Calgary could soon see the first legal laneway homes built in the city.
Ward 7 Coun. Druh Farrell says the city will allow the construction of laneway homes along 10A Street northwest as a test case.
"We're going to look at it as a pilot, so if we can make it work on this street it will work on pretty much any street in a grid type situation," said Farrell.
Laneway houses are small units, usually built above garages and accessible from a back alley. They are also known granny suites or garden suites, although they may be single family residences.
Kensington resident Deanne Mudd has been trying to build a laneway house on her property for years. Zoning regulations have prevented construction in the past, but she is participating in the pilot project.
"We gotta step on it, we need to build our communities, we need to know our neighbours," said Mudd. "To me laneway housing says community."
Attitude change needed, says architect
Mark Erickson is an architect in Calgary who believes in the concept of laneway housing. His firm is designing a laneway house for the Ramsay neighourhood.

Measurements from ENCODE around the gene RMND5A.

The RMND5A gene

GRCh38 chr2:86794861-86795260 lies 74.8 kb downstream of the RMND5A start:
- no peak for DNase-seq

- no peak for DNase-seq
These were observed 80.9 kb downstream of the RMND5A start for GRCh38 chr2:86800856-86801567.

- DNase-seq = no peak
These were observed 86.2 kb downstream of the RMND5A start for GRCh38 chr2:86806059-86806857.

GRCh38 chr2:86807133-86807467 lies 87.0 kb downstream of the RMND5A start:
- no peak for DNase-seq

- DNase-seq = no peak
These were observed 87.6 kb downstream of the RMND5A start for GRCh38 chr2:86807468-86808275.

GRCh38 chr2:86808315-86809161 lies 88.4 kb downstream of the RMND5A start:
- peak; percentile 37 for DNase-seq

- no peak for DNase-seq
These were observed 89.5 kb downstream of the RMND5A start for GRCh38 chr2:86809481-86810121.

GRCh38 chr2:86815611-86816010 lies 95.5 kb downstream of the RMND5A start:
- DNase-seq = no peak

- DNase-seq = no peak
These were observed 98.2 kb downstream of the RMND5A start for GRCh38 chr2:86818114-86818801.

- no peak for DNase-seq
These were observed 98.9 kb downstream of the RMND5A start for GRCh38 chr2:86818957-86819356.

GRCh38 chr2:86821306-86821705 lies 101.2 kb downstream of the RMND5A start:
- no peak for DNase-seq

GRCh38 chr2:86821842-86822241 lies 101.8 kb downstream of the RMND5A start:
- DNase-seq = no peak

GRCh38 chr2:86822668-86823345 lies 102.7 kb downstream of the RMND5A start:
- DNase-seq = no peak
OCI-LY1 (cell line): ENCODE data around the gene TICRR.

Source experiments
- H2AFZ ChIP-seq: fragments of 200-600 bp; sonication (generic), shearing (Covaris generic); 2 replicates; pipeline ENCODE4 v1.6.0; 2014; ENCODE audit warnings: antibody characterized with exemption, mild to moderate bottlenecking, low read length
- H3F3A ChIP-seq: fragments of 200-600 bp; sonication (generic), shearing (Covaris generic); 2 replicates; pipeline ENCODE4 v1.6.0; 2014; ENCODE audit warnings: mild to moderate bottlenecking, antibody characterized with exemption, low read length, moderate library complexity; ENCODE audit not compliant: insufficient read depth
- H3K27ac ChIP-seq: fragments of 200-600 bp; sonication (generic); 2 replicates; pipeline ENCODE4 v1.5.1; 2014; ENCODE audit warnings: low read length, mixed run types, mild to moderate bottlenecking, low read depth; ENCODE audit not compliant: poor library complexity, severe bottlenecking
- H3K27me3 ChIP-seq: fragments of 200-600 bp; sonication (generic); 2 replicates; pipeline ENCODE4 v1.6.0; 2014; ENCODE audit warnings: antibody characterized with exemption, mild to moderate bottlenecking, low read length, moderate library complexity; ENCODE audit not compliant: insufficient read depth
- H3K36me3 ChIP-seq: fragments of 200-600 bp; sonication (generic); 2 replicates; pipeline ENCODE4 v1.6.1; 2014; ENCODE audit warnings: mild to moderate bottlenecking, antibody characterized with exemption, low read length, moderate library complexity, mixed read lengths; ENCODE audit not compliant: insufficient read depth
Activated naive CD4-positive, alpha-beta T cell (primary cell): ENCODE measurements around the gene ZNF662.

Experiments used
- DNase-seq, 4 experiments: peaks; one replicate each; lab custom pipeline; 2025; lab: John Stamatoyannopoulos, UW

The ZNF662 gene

He says it's a matter of changing people's attitudes about where we live and how we get around.
"Calgary needs to start focusing inwards, rather than about constantly expanding," said Erickson.
Calgary's top city planner is also a fan.
Rollin Stanley says such suites add more density without significantly changing the look of a neighbourhood.
"This is a natural progression of the housing market and it's a tremendous way to get more housing into neighbourhoods where we already have servicing," said Stanley.
"Laneways are underutilized generally in most urban areas and once we can show some really good examples then we can ease people's fears."
Laneway houses are already well-established in Vancouver where there have been an estimated 1,000 units built.
There is no firm date yet for the start of construction on the laneway houses pilot project in Calgary.